“Ross walked towards me with the broken bottle neck in his hand and I was screaming for help, hoping a neighbour would hear. But no-one came.

“Ross tried to stab me in the head with it, but I blocked it with my arm. The bottle neck slashed through my skin and got stuck.

“I cried in agony as he pulled the bottle out and more blood gushed out.”

Paige blacked out, and minutes later, she woke to Komoroczky stamping on her head.

She says: “He kept screaming that I was a bitch and that I deserved it. Each blow to my head and my body was agony. I knew I was going to die.

“But somehow I mustered the strength to get up and flung my bedroom door at him before escaping outside.

“Ross caught me and began flinging me around. I managed to escape again to the carpark, and he started chasing me.

“But thankfully neighbours appeared above us from their flats, and called the police. Within minutes I heard sirens.

“At this point I was losing so much blood I felt woozy and was on the verge of passing out again.”

Police officers swarmed the carpark and arrested Komoroczky, who was covered in Paige’s blood head-to-toe.

Paige was blue-lighted in an ambulance to Leeds General Infirmary hospital.

There, she underwent emergency surgery where doctors worked on the gaping gash in her arm, and she received seven stitches with a fishing wire.

Days later she was discharged from hospital, but a week after that, she began feeling hot and cold and couldn’t stop being sick.

She was rushed back to hospital where she discovered she had a blood infection and sepsis from her wound.

Paige says: “I’d been moments away from death due to what Ross had done.

“Sepsis was how my mum died so it hit home even more for me. I was beside myself.

“Doctors managed to save me, and I was given meds through an IV drop.

“But my face was still black and blue. It was also twice the size from the attack.

“I couldn’t accept Ross had done this to me. I was heartbroken and came to finally realise I was a domestic violence victim.”

In January 2023, Komoroczky, from Armley, pleaded guilty to wounding with intent and unlawful wounding at Leeds Crown Court.

He was sentenced to four years and 10 months.

How you can get help

Women’s Aid has this advice for victims and their families:

  • Always keep your phone nearby.
  • Get in touch with charities for help, including the Women’s Aid live chat helpline and services such as SupportLine.
  • If you are in danger, call 999.
  • Familiarise yourself with the Silent Solution, reporting abuse without speaking down the phone, instead dialing “55”.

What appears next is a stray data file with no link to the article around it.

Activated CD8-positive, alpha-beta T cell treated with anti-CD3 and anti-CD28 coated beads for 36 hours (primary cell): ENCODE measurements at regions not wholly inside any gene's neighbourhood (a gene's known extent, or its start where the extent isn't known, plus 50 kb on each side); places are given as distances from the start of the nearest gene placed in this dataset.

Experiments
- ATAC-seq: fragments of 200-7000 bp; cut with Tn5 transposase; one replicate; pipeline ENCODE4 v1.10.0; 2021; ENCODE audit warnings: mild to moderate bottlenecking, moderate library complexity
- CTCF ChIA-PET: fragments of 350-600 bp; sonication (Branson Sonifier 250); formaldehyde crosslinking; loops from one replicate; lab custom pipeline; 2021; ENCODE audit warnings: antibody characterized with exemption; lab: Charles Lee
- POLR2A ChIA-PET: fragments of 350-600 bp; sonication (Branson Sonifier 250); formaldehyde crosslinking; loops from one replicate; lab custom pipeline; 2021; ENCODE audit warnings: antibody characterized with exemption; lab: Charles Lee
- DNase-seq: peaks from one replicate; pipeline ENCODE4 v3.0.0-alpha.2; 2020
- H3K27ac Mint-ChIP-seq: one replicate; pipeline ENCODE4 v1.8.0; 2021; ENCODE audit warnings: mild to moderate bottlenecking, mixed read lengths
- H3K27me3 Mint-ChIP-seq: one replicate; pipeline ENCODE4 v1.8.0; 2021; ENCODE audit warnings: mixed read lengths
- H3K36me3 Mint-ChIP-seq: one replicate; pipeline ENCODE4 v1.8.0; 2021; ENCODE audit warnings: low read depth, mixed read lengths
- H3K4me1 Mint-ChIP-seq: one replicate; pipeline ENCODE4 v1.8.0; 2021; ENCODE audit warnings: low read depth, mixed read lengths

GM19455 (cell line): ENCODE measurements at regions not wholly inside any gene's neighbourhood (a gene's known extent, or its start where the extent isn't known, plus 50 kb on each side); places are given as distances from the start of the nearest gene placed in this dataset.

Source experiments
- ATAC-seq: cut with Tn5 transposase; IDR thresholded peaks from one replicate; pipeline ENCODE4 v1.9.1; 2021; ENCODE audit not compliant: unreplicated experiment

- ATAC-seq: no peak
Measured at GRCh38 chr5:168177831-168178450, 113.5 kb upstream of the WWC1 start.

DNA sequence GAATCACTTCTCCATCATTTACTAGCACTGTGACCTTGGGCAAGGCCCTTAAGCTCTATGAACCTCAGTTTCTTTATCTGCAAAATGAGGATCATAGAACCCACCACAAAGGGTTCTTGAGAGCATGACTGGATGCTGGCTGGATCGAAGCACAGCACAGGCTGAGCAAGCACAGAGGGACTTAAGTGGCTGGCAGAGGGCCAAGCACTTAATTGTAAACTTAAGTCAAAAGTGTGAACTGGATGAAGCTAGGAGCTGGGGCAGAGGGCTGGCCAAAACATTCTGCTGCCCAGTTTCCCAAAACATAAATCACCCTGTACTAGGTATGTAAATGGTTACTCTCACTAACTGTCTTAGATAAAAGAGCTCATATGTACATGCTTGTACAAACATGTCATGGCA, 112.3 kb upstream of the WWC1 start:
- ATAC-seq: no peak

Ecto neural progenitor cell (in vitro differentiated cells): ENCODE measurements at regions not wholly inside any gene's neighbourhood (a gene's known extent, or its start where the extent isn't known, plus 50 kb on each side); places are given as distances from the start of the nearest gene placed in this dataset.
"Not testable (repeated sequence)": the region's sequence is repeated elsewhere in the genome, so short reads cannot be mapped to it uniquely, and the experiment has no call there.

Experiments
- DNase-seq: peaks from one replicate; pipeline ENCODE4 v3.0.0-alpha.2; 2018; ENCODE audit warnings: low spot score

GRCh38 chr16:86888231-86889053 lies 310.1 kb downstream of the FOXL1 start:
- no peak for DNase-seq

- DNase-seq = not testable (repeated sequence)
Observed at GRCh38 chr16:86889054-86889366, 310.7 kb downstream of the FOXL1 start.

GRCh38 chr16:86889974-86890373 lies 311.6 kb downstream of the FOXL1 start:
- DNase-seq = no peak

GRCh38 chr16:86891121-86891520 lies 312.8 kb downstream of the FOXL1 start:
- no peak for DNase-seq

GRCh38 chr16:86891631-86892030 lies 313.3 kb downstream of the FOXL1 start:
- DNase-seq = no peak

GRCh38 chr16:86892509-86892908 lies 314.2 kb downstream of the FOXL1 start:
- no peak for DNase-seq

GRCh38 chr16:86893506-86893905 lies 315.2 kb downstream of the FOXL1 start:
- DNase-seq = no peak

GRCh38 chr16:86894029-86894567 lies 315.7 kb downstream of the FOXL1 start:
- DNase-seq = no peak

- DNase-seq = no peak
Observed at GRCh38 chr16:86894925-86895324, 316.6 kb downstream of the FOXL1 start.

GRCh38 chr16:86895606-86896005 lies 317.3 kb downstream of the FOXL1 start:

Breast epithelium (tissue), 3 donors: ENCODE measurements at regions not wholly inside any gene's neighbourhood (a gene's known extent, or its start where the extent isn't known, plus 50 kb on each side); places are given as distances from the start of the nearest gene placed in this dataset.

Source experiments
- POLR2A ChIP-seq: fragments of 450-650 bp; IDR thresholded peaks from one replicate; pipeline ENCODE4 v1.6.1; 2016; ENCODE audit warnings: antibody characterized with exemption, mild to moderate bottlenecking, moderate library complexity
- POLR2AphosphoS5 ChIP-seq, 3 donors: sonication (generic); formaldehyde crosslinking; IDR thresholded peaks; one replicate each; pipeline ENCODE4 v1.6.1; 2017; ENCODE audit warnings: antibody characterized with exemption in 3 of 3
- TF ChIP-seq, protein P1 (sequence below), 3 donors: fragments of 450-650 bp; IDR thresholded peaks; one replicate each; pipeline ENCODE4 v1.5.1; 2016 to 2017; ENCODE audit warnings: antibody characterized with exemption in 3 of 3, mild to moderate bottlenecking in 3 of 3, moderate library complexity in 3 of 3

• Always keep some money on you, including change for a pay phone or bus fare.
  • If you suspect your partner is about to attack you, try to go to a lower-risk area of the house – for example, where there is a way out and access to a telephone.
  • Avoid the kitchen and garage, where there are likely to be knives or other weapons. Avoid rooms where you might become trapped, such as the bathroom, or where you might be shut into a cupboard or other small space.

If you are a ­victim of domestic abuse, SupportLine is open Tuesday, Wednesday and Thursday from 6pm to 8pm on 01708 765200. The charity’s email support ­service is open weekdays and weekends during the crisis – [email protected].

Women’s Aid provides a live chat service – available weekdays from 8am-6pm and weekends 10am-6pm.

You can also call the freephone 24-hour ­National Domestic Abuse Helpline on 0808 2000 247.

Paige says: “Ross had made me lose myself over the years so I got cleaned up for court. I got my hair and nails done and even lost weight.

“I was determined to show him he didn’t knock me down and that I was stronger than ever.

“Now, he’s in bars where he belongs. But no sentence can make up for what he did to me.

“I still struggle now. Every glass bottle in a pub or restaurant makes me wince and I look over my shoulder a lot. I wake in sweats, crying, thinking of being killed.

“Looking back, I know Ross saw how vulnerable I was and he preyed on that.

“I’m getting better and taking each day as it comes, and I’ve even met someone new. I’m slowly healing.

“Please seek help and support if you have experienced anything I did. I’m lucky to be alive.”

Source: Read Full Article